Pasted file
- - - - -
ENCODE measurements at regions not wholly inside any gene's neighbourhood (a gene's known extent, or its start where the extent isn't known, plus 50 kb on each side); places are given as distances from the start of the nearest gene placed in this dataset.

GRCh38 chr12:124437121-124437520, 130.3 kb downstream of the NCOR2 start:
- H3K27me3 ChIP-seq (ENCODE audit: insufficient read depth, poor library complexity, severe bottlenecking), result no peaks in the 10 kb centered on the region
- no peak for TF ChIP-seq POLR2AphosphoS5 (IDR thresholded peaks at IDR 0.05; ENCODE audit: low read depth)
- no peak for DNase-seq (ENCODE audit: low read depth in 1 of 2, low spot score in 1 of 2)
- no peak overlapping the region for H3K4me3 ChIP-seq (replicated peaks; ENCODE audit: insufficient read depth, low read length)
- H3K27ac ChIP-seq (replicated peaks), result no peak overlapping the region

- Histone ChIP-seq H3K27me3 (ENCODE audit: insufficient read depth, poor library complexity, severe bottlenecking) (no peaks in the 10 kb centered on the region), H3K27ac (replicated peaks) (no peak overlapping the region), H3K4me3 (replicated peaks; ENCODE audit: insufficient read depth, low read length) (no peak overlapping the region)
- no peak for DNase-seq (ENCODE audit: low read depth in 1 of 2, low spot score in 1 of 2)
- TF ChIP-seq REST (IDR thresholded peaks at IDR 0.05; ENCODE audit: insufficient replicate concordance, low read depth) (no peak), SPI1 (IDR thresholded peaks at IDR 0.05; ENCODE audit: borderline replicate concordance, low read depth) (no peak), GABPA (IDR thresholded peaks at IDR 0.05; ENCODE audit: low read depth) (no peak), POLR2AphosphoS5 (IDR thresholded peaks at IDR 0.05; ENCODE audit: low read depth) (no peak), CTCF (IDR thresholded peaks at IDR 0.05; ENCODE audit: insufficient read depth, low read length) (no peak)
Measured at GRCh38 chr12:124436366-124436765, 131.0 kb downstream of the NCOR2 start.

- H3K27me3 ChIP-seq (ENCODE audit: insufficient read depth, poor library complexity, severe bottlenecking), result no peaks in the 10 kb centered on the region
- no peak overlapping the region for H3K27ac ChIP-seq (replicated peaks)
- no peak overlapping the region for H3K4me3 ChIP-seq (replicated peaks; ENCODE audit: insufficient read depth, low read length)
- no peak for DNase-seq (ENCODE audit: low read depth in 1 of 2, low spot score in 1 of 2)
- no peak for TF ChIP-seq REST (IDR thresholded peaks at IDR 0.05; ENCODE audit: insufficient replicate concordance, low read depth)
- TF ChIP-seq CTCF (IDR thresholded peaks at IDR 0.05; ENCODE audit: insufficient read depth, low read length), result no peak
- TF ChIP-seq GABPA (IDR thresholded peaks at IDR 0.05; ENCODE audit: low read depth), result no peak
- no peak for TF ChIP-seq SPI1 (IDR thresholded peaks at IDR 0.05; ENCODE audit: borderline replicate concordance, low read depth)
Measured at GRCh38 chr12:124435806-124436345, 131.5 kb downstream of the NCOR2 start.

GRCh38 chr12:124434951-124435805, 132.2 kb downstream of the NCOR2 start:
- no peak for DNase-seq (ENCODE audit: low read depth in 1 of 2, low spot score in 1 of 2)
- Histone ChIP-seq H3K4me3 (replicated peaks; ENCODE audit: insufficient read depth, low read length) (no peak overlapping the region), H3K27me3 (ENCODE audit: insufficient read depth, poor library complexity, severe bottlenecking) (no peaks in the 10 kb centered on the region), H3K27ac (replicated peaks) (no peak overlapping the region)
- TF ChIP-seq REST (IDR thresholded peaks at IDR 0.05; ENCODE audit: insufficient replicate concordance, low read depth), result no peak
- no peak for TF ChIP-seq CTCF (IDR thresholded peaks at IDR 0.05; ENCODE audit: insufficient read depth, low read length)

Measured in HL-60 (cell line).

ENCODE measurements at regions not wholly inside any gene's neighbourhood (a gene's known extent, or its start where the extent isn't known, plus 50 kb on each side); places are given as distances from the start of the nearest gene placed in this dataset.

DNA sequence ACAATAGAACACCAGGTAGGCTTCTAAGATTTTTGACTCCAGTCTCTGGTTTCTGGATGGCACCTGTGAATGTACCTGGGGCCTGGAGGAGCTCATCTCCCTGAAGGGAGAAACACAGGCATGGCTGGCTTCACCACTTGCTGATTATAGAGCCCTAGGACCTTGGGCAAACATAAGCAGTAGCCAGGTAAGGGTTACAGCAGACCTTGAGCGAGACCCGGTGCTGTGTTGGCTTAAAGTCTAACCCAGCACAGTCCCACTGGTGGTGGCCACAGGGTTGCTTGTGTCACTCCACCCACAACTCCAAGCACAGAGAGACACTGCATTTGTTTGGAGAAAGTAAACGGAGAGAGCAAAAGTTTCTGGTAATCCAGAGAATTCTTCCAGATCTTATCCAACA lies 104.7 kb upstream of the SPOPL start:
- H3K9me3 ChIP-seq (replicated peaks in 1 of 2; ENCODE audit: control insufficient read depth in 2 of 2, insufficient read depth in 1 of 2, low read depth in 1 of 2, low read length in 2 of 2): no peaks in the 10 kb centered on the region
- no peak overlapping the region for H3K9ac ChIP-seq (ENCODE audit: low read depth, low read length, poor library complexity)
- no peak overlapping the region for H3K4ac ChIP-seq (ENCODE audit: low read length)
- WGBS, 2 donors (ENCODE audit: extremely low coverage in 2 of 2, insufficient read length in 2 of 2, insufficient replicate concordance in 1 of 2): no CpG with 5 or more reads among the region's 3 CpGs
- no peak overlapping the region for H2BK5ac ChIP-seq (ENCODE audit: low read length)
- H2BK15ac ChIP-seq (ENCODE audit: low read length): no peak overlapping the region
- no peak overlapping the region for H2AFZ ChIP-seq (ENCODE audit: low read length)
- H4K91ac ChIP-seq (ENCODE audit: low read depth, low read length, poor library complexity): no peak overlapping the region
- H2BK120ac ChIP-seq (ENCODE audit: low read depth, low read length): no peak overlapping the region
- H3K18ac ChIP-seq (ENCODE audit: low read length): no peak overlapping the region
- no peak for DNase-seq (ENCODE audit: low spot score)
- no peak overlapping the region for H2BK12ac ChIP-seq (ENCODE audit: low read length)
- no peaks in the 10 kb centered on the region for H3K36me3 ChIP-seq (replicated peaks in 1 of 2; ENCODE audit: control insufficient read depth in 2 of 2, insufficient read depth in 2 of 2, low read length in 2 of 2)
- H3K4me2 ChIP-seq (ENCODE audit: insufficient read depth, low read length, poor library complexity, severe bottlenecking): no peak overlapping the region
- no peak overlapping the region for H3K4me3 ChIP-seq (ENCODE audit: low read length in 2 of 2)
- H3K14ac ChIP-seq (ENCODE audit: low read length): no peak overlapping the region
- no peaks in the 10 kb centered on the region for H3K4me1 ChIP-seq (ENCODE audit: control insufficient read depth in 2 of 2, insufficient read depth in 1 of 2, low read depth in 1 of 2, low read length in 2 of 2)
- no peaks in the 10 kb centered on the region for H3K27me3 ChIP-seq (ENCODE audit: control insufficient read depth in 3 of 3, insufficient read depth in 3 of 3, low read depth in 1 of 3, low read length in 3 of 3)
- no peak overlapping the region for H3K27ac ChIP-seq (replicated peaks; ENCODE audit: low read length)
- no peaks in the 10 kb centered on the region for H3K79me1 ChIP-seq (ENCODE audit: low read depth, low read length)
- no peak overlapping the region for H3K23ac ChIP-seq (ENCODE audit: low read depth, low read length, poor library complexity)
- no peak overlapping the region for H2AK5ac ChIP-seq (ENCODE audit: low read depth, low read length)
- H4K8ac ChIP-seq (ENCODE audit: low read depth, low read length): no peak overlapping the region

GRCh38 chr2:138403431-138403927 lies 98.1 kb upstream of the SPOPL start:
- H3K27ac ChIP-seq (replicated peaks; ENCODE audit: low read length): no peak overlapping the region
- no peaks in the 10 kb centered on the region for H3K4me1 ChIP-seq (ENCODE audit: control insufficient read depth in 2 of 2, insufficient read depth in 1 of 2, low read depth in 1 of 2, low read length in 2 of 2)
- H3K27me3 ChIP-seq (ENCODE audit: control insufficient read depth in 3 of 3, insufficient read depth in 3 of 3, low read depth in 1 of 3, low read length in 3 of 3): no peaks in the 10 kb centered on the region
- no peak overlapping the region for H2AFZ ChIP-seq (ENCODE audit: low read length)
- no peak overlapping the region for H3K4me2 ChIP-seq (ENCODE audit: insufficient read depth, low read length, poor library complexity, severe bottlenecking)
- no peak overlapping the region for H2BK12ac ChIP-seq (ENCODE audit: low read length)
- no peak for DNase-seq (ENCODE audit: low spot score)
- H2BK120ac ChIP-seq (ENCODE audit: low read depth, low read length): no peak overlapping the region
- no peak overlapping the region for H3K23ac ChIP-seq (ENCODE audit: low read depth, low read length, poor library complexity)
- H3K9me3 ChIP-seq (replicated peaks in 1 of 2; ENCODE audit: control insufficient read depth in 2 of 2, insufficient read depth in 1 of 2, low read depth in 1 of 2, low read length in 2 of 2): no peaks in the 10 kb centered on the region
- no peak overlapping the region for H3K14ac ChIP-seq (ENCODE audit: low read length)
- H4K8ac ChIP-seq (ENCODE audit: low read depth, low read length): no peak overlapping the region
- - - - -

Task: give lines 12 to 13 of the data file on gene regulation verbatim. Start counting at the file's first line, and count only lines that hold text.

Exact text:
- H3K27me3 ChIP-seq (ENCODE audit: insufficient read depth, poor library complexity, severe bottlenecking), result no peaks in the 10 kb centered on the region
- no peak overlapping the region for H3K27ac ChIP-seq (replicated peaks)